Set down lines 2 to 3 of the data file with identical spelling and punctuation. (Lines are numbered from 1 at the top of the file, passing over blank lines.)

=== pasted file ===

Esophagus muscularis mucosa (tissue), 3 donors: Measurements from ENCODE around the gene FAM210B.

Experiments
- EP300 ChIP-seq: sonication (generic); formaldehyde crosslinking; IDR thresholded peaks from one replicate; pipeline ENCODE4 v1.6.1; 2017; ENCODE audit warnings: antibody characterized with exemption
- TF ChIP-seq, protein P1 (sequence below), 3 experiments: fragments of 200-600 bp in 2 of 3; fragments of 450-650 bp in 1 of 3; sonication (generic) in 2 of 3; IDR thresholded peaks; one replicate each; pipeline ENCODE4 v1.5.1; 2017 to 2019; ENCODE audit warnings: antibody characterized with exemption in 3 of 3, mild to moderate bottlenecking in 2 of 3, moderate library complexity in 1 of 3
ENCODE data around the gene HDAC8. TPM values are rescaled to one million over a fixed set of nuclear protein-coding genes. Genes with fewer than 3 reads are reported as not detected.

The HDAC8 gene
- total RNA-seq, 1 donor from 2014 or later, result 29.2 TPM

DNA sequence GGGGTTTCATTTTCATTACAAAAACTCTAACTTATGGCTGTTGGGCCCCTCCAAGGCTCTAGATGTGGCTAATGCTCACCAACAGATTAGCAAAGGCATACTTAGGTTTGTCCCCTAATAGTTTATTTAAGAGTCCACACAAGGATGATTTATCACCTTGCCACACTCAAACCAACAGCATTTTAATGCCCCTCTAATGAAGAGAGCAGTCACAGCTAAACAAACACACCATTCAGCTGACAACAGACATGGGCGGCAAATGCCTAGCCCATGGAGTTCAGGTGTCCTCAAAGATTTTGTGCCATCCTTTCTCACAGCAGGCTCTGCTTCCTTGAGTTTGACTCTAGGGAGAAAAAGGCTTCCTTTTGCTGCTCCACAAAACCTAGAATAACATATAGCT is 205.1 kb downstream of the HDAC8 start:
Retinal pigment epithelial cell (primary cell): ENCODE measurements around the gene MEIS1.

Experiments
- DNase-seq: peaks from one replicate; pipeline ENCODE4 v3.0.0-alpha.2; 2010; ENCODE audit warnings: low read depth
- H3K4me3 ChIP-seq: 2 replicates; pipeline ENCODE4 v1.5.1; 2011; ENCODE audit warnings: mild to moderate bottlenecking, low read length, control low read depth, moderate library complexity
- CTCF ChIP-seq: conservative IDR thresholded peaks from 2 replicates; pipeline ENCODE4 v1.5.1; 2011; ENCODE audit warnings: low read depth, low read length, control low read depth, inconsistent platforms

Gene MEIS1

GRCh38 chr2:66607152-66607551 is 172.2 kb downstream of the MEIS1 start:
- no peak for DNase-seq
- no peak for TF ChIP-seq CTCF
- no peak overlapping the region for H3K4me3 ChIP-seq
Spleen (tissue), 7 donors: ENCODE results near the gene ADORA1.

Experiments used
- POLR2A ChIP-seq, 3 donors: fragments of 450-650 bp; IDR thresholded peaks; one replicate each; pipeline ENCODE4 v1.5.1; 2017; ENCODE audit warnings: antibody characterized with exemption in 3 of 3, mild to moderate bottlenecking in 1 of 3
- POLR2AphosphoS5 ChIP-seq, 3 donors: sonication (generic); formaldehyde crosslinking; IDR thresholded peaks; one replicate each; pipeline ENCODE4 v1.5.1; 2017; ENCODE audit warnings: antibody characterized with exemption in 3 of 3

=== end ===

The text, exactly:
Experiments
- EP300 ChIP-seq: sonication (generic); formaldehyde crosslinking; IDR thresholded peaks from one replicate; pipeline ENCODE4 v1.6.1; 2017; ENCODE audit warnings: antibody characterized with exemption